Scully wonders why people find it so threatening to human dignity to regard animals as our fellow creatures, with a dignity (albeit a lesser one) of their own. But this is not such a mystery. Descartes’s project was for people, through science, to “render ourselves the masters and possessors of nature.” To acknowledge our ties to animals would be to recognize some power that constrains human endeavor: nature, or nature’s God. That’s a distinctly conservative vision, of course. To be sure, it’s not the only conservative vision (libertarians, for example, have little use for human nature). But Scully is mostly right when he chastises conservatives who instinctively write off animal welfare — they are guilty of the same inconsistent attitudes toward nature that Scully himself reveals in Dominion.
Yet here, too, is a cautionary note for the left. Those Marxists who advocate animal liberation, after all, exhibit the same inconsistencies. You can’t argue that there is no moral difference between humans and animals and then claim that humans possess a unique capacity to escape and change their nature — that is quite a moral difference.
Peter Singer, who has combined liberal politics with animal advocacy, concedes that his “is a sharply deflated vision of the Left, its utopian ideas replaced by a coolly realistic view of what can be achieved.” In his A Darwinian Left (Yale University Press, 1999), Singer argues that the left needs to accept that some facts about human society — gender differences, social hierarchy, attachment to kin — are rooted in human nature and cannot be altered through the right social policies. (Strangely, he abandons this principle when, say, he advocates putting aside our natural parental affection in the case of infanticide.) Singer writes that the left needs to give up on the possibility of ending conflict between human beings and must concede that not all inequalities are the result of discrimination or social conditioning. A deflated left indeed.
Ultimately, our kinship with animals presents a serious challenge to egalitarianism. Once it is conceded that there is a hierarchy of rights or of moral worth in the animal kingdom — a schema of higher and lesser beings in accordance with their natural capacities — equality within the human species appears at risk. Egalitarians who advocate animal rights (save the most radical “pig is a dog is a man is a boy” types) need to think through the implications of establishing a biological hierarchy as the basis of our legal rights.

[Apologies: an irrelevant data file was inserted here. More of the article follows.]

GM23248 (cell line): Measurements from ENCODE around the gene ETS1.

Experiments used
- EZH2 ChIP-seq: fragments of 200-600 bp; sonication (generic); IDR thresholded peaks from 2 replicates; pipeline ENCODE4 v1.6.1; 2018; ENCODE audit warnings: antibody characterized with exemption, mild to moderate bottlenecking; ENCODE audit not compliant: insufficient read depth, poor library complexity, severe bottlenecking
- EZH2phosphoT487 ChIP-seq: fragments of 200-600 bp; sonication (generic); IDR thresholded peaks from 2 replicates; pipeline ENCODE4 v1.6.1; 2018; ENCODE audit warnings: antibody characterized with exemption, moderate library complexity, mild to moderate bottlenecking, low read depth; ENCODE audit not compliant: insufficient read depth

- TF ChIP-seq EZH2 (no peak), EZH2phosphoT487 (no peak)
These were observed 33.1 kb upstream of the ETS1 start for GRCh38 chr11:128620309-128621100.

Fukuyama, who identifies nature as the basis of political rights in his Our Posthuman Future (Farrar, Straus & Giroux, 2002), tries to square the circle by imbuing each human individual with a mysterious “Factor x” that is the source of his unique dignity compared to the rest of the animal kingdom. Fukuyama acknowledges that animals have rights, based on their more limited capacities, but cautions against excessive precision in establishing a rights hierarchy. Fukuyama urges us to focus on “species-typical” behavior, and, barring the appearance of the Missing Link, this seems both sensible and practicable — especially as the advance of science and technology continues to imperil the idea of human equality.
Of course, the best and most distinctive behavior we exhibit is the political deliberation that led us to egalitarianism in the first place. Liberal democracy doesn’t just work; people actually believe in it. In a relatively short period — insignificant in evolutionary time — humanity has traded in despotism for a world in which global politics is conducted in the language of human rights and equality. We may exhibit instinctual behavior in our communities and families, but when we sit down to make our laws no one seriously proposes feudalism or aristocracy. These ideas have been discredited. We consider ourselves equal and want to treat others equally. Humans are capable of a reflection that distinguishes us from the animals, whether it’s a difference in kind or of a very large degree. When we extend our political concern to animals, we act out of our most honorable instincts and even form a healthier society. But animals don’t demand such treatment, and wouldn’t give it to us if they could.